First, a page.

I finished up book #2 of The Hunger Games, “Catching Fire”, which I really enjoyed. Then I was stuck. I borrowed the book from amazon on my kindle (yay!), but their fine print only allows you to borrow one book each month (boo!). Jokingly I complained to my husband and on facebook. I suppose I could have gone to the library and actually gotten the book, but I was lazy. Lucky for me a friend on facebook had the book on her kindle and was able to loan book #3, “MockingJay”, to me. As expected, even early on I am hooked and very curious to see how this series plays out.
I have been working on several items that at this point in time I can’t share with you. That’s one of the downsides of being a sample knitter or test knitter, the designs are under wraps for a while. The sweater I was working on for Lorna’s Laces is finished, blocked and currently en route to Chicago. I believe it will be on display at TNNA. I also took on a quick little knit sweater for an upcoming book.
The yarn shown in the picture above is also for sample and test knitting. The red is for a hat and the bottom cake is for a pair of socks. Yay for knitting work, but I am certainly going to try and squeeze in some of my personal projects again so I have something to show on the blog. Otherwise, you’ll just get baby / kid pictures. Like this one:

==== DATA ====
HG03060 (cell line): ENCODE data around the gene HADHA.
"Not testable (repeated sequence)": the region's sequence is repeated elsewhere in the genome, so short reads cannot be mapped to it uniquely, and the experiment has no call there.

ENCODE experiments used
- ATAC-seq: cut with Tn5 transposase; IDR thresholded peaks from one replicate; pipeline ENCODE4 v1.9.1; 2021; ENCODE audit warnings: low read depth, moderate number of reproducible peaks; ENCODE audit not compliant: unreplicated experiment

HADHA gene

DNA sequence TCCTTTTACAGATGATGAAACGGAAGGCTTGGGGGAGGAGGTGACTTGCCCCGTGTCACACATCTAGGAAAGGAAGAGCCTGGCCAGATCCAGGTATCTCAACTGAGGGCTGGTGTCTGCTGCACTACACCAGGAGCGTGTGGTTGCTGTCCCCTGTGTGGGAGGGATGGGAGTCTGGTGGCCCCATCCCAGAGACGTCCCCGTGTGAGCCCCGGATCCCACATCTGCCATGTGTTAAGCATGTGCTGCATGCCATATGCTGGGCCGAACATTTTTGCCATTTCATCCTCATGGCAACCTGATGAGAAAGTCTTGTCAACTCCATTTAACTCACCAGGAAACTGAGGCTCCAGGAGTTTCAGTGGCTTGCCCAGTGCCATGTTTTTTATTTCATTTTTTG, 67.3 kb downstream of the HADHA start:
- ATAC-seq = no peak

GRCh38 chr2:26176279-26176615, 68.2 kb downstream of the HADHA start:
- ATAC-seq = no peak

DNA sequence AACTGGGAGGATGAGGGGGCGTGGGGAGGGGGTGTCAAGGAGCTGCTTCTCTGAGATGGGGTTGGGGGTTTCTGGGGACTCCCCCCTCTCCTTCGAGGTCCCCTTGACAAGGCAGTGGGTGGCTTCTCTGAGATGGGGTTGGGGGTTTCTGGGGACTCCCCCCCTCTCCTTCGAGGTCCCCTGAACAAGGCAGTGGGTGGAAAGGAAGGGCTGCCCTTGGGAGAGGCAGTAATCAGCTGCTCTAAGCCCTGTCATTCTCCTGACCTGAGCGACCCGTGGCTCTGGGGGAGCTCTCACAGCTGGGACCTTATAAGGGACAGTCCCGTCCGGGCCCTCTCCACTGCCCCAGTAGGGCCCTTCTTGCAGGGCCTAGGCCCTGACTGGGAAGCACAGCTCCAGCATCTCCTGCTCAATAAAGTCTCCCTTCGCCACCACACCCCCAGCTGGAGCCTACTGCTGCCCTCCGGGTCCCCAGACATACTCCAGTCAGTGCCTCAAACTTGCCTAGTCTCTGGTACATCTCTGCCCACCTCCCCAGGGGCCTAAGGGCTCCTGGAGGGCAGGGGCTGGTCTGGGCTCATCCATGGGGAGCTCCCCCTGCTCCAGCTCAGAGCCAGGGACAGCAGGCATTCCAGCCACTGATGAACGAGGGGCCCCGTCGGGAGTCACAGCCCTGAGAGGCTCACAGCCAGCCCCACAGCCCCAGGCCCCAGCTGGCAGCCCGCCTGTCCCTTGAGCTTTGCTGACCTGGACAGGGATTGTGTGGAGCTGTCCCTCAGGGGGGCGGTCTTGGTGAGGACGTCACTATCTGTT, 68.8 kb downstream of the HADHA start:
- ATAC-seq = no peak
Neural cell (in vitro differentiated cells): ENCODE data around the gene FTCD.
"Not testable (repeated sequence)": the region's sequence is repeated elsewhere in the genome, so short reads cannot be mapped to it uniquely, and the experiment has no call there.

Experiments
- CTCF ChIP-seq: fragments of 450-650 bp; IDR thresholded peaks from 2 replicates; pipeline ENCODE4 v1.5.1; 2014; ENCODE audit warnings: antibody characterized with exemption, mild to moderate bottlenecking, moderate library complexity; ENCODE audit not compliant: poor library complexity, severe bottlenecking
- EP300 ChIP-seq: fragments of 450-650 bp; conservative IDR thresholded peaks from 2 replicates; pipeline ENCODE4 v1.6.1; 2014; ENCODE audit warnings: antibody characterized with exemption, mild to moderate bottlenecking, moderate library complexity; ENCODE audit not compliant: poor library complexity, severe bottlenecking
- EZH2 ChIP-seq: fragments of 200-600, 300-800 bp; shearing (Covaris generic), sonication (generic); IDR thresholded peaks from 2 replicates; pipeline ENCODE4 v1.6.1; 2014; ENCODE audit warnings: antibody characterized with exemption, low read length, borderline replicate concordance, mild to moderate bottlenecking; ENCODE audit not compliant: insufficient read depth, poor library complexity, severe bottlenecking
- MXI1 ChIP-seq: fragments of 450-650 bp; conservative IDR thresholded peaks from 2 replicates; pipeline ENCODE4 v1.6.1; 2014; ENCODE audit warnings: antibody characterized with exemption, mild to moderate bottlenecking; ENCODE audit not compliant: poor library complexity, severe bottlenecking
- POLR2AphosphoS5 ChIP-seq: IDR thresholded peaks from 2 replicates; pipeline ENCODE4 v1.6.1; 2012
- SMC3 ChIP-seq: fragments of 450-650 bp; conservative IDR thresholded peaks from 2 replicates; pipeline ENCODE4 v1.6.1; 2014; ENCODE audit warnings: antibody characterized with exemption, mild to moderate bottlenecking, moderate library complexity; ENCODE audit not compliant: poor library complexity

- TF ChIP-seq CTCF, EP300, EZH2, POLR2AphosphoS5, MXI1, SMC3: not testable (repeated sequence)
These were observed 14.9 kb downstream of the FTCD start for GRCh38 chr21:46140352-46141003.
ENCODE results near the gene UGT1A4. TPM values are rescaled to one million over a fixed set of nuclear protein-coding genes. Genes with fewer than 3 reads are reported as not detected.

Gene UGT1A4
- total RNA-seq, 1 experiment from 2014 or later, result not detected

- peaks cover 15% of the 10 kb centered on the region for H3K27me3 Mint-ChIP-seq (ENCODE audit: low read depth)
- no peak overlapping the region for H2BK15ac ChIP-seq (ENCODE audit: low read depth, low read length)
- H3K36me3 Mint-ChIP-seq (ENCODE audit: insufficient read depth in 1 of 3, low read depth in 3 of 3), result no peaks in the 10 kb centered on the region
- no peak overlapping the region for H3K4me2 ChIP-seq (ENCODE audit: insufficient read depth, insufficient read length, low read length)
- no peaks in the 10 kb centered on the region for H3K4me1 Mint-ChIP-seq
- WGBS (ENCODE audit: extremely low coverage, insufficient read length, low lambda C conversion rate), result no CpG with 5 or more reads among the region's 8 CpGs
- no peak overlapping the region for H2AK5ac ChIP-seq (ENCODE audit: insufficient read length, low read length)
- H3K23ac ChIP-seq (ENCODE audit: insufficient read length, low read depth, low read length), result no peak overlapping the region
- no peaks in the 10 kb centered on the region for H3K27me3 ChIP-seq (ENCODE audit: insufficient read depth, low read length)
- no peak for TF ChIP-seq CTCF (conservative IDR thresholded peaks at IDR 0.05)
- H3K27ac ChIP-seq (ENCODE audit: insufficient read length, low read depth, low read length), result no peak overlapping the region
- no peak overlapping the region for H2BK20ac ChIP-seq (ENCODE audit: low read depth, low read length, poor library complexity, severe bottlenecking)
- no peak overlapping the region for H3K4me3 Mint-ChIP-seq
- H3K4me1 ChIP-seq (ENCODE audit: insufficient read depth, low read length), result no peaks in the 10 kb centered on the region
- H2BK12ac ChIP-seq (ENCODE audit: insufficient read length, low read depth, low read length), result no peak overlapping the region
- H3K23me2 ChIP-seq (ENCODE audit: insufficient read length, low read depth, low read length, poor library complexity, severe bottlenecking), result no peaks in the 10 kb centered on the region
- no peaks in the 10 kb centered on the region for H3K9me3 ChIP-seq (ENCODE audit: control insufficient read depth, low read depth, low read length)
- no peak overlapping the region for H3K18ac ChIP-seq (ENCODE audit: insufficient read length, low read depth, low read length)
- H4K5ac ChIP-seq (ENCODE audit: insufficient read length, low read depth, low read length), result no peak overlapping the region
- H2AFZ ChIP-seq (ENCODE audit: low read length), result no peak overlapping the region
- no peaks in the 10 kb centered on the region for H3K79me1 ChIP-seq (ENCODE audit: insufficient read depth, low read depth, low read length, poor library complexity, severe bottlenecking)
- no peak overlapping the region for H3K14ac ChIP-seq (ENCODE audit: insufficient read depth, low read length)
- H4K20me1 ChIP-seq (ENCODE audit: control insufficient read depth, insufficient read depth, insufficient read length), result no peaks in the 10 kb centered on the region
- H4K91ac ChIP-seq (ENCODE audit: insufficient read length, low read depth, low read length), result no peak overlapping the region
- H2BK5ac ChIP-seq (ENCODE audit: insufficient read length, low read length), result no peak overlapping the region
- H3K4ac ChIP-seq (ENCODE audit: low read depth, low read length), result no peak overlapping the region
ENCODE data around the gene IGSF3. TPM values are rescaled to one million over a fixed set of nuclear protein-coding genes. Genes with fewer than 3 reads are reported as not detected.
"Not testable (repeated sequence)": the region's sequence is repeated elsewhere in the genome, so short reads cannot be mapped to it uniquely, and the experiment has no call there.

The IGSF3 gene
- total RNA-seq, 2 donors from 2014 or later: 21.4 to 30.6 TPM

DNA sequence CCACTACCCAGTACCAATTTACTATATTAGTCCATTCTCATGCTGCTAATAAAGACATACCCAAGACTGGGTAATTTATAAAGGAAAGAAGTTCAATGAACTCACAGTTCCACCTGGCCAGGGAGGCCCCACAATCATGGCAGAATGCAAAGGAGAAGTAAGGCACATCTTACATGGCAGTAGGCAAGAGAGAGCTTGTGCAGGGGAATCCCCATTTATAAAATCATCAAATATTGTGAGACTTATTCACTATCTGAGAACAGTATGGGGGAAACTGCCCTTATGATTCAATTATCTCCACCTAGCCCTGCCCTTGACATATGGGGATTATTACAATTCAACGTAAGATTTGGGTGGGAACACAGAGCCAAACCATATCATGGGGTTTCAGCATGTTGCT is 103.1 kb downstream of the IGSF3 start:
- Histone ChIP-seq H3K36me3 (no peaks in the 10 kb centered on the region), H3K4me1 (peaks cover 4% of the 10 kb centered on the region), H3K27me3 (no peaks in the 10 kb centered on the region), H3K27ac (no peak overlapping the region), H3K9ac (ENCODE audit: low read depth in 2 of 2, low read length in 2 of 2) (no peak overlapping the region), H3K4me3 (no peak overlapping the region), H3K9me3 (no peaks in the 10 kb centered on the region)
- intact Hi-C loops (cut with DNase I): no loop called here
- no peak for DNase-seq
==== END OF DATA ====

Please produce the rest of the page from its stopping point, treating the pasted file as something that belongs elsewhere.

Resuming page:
I am way behind on blog reading, thanks to a certain little nutmeg who seems to be sleeping through the night (*knock on wood that I didn’t just jinx myself!!*). I do make sure to read blogs of my Ravelry friends and fellow knitters. Did you catch the YarnHarlot‘s post about professional test knitting?
I test knit. I sample knit. I have done this for friends, for designers and for yarn companies. I have been compensated in some way or paid for my work, fairly, and the resulting work is quite good, if I do say so myself. For me, there are many positives to this sort of work – I get to work with yarns I might not usually choose, on patterns that I probably wouldn’t pick – it is good to expand my experiences. Each project also usually brings me a chance to learn or improve on a new skill. Even the most enjoyable jobs have the occasional downside and test / sample knitting certainly can have those moments, but it doesn’t keep me from doing it.